game of thrones

Playin’ with Ice and Fire: A Game of Thoughts | Eddard Stark Chapter 33

She’s new, she’s the re-re-reader.  She’s the newbie, she’s the spoilery vet.  Together they’re rereading George R.R. Martin’s A Game of Thrones and getting their POV on.  Today they react to Chapter 33: Stupid Ned Stark.

If you got her and want to start at the beginning, go catch the start of this Game of Thrones reread and enjoy the full ride!

Also check out an interview with George R. R. Martin.


This was simultaneously a chapter I’ve been waiting about 300 pages for, and one of the most exasperating moments in a series of exasperating Ned moments.

Finally, finally, finally, Ned wakes up to the fact that the Robert he knew is gone, and that he has no business in King’s Landing.  He had thought the latter before but not with any animus behind it.  This time, at last, he realizes it on a very conscious level that demands nothing less than his immediate removal from the court.

The scene where he finally tells Robert off is quite brilliant.  Very satisfying.  It was interesting to see that what bothered Robert in this scene is the suggestions that he is a coward, and Ned’s unwillingness to simply do his bidding—despite that it was exactly why he wanted Ned for his Hand.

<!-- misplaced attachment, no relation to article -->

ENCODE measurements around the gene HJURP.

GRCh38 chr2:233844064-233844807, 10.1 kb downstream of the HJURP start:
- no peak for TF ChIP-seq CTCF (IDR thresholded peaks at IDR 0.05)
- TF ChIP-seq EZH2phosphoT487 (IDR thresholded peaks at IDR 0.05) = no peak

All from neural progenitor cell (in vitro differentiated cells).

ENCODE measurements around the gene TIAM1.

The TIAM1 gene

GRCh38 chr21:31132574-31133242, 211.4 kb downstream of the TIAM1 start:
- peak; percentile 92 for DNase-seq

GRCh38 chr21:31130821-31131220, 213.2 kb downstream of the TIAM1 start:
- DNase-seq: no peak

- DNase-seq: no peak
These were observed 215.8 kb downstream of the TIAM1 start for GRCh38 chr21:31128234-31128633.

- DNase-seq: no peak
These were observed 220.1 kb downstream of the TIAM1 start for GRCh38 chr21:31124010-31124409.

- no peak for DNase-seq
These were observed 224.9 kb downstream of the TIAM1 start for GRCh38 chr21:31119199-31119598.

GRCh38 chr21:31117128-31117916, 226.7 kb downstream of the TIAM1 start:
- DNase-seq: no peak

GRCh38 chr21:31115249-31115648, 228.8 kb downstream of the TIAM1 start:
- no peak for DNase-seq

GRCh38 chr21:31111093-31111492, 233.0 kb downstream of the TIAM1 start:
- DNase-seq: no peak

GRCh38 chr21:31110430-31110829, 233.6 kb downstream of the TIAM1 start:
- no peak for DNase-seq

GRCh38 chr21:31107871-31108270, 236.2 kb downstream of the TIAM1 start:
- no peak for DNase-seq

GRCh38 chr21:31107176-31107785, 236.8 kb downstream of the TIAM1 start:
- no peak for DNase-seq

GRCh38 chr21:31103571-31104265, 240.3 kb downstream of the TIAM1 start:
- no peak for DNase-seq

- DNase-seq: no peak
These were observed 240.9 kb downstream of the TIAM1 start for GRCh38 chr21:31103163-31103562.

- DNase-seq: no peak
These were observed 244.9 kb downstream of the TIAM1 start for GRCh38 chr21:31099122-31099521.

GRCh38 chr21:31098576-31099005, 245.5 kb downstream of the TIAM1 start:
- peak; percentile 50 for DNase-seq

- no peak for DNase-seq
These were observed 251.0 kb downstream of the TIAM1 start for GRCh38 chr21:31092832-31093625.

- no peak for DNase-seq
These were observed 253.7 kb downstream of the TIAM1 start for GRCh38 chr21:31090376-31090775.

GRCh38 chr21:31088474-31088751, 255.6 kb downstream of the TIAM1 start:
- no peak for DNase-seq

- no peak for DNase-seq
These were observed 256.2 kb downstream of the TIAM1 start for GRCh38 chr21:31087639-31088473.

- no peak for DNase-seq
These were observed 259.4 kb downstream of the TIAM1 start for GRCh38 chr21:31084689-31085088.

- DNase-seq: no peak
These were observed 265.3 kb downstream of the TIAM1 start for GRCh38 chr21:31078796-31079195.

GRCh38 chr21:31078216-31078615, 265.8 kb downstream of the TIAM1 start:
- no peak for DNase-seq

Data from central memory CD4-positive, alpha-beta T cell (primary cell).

“You talk of murdering a child.”  Robert doesn’t care.
“You will dishonor yourself forever if you do this.”  Robert doesn’t care.
“Mercy is never a mistake.  [Robert] sent his own master to tend Ser Barrista’s wounds.”  Robert blushes but still insists this is different, and the girl must die.
“Have the years so unmanned you that you tremble at the shadow of an unborn child?”  And here, finally, we get it:  Robert purpled.
“Do it yourself, Robert.  The man who passes the sentence should swing the sword.”  Robert can barely contain his fury that, yes, Ned means it.
“I had thought you a better man than this, Robert.  I thought we had made a nobler king.”  Robert’s face was purple.